Land of Israel and Jewish heritage
A series from the book written by Naveed Anjum
Qur’anic stories and Israiliyat, cont’d
Hadiths and Source Documents, cont’d
Mufti Muhammad Shafi says of Isra’iliyat:
Judaica or Isra’iliyyat are narratives, which have reached us through Jews and Christians. It may be noted that the early commentators used to write down all sorts of narrations, which reached them from an identified source. Many of these narrations were straight from Judaica.
A Sunni site, islamic-awareness.org, states:
We find that Wahb Ibn Munabbih and Ka`b al-Ahbar are considered as trustworthy narrators of Hadith because they transmitted the Islamic traditions faithfully along with isra’iliyyat traditions. Just because they had also transmitted isra’iliyyat traditions along with the Islamic ones does not make them ‘untrustworthy’ or ‘fabricators’ of Hadith because they did not attribute these isra’iliyyat traditions to the Prophet (P).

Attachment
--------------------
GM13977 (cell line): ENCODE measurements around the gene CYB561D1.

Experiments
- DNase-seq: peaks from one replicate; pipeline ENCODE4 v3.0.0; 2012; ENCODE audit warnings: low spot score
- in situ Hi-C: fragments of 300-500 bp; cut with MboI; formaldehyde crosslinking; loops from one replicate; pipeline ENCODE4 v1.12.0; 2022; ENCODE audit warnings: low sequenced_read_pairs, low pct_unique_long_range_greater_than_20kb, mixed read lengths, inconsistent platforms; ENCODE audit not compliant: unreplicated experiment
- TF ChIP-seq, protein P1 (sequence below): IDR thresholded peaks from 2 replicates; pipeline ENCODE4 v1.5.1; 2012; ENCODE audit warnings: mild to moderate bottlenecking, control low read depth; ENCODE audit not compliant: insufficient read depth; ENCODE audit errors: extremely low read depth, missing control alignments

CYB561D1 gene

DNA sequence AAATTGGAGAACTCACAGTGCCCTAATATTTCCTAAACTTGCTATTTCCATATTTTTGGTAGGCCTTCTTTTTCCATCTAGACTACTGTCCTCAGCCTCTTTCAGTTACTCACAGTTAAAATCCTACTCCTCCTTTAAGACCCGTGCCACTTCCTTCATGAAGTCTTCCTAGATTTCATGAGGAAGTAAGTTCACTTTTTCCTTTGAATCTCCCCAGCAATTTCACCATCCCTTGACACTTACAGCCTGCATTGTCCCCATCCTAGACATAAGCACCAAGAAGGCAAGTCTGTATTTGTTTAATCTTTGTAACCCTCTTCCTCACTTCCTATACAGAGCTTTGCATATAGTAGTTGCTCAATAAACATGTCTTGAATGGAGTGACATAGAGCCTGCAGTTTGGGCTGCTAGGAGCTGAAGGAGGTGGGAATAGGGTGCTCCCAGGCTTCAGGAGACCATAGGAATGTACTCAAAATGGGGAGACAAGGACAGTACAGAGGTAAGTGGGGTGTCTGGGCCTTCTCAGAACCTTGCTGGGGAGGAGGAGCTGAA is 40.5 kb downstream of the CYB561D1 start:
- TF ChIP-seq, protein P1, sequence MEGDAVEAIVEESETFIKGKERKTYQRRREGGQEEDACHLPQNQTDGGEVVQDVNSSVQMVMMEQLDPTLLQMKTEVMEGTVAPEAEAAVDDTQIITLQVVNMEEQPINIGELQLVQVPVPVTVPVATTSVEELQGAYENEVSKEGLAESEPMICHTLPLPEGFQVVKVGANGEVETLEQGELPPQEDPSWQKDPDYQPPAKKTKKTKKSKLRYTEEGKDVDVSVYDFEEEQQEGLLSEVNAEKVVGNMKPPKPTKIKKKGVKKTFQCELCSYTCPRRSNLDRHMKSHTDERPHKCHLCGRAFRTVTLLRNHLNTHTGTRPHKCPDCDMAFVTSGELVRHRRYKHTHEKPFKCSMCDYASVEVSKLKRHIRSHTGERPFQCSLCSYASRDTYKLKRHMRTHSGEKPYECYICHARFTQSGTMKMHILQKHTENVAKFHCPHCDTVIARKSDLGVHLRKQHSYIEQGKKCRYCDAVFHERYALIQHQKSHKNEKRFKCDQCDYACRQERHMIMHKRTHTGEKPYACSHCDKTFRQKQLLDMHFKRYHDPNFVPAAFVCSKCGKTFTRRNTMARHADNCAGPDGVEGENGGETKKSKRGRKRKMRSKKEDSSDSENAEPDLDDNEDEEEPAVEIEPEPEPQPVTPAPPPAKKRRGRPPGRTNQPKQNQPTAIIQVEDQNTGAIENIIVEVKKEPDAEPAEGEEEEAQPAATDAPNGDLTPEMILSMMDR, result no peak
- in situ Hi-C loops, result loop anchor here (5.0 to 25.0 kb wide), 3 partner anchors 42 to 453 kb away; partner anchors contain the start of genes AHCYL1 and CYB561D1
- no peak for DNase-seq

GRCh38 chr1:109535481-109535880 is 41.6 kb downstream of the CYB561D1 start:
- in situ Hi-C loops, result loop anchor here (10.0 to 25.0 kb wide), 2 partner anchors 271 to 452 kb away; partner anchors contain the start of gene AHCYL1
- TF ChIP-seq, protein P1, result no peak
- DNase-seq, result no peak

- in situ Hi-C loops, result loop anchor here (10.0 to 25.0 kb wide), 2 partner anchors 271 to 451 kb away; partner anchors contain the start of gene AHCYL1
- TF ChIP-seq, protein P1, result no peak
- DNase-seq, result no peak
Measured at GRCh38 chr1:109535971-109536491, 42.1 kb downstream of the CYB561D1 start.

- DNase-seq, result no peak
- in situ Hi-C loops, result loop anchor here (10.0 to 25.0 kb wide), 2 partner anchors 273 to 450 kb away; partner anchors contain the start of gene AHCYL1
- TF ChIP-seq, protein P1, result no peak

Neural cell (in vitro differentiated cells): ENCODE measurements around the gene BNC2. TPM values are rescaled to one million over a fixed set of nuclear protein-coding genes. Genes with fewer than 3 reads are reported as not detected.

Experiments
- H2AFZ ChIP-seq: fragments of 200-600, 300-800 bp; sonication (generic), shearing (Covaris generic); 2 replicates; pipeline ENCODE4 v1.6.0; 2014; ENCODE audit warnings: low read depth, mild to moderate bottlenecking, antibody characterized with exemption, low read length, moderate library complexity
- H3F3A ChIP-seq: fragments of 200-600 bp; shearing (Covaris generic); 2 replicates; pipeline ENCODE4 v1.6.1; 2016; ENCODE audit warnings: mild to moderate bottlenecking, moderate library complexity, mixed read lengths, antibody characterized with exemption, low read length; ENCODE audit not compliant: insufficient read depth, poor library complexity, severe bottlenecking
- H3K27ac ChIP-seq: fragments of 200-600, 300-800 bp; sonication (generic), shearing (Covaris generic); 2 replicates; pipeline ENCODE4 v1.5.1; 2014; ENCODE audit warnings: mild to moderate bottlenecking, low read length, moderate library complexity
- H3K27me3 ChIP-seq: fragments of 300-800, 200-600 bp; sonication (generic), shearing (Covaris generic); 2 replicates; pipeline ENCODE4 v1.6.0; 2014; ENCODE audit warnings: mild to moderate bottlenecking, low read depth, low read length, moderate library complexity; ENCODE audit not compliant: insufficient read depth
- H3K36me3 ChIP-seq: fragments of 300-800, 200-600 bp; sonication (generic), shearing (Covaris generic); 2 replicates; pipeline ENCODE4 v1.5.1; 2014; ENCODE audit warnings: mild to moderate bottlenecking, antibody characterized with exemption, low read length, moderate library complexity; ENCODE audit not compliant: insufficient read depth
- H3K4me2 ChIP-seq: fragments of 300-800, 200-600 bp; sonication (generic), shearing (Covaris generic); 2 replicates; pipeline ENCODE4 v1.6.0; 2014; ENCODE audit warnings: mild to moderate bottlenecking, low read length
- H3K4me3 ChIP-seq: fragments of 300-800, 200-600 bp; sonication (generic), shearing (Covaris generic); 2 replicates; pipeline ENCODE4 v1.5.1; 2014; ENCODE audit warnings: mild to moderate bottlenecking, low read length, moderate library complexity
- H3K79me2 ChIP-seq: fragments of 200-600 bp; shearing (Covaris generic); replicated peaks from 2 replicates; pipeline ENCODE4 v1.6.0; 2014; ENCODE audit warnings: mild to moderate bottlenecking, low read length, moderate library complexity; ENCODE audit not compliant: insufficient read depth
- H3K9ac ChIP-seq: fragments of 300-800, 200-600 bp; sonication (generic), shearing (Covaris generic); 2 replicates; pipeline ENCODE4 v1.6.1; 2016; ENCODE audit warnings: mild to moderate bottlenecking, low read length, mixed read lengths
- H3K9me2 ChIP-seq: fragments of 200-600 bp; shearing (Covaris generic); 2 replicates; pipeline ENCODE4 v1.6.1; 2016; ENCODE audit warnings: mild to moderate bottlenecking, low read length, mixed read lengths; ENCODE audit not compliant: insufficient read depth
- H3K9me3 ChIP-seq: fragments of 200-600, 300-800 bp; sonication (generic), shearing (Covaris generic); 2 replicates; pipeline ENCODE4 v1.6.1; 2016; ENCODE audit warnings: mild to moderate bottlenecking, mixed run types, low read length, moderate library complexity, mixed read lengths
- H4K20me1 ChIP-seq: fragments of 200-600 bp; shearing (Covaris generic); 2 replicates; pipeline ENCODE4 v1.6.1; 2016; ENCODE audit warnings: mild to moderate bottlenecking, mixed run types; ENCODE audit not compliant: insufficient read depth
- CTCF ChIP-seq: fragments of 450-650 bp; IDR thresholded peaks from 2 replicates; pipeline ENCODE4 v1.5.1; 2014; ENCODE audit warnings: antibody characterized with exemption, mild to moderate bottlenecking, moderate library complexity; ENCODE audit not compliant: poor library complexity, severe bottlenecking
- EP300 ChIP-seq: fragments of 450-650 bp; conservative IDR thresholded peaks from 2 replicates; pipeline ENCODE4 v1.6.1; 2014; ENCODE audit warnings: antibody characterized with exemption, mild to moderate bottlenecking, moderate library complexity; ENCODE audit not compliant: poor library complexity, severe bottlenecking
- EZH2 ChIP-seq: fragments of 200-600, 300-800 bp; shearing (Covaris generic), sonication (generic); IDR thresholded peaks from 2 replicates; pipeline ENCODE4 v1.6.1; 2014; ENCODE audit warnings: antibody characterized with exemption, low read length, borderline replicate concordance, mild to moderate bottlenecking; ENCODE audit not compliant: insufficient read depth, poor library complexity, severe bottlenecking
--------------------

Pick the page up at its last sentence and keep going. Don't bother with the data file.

Here the point to be noted is in bold words: “they did not attribute these isra’iliyyat traditions to the Prophet (P).” It means that Prophet Muhammad was not supposed to have quoted these israiliyyat traditions. The question arises: If Prophet Muhammad did not quote these traditions, where did Wahb Ibn Munabbih and Kab al-Ahbar find it? What resources did they use to get this information and introduce these Israiliyyat into the traditions of Islam, which, according to Muslim resources, are used to understand the incomplete stories in the Qur’an? Of course, it was from Old Testament and Jewish traditions. That means, if any verse in the Bible or Jewish traditions is not in contradiction to the Qur’an, regardless whether it is considered in Islamic traditions as an Israiliyyat or not, we cannot properly reject it. I assume that I have made my point clear. Based on the set of rules described above regarding authenticity of Israiliyyat, any traditions that directly contradict the Shariah and Qur’an, then, Muslims reject.
(To be continued…)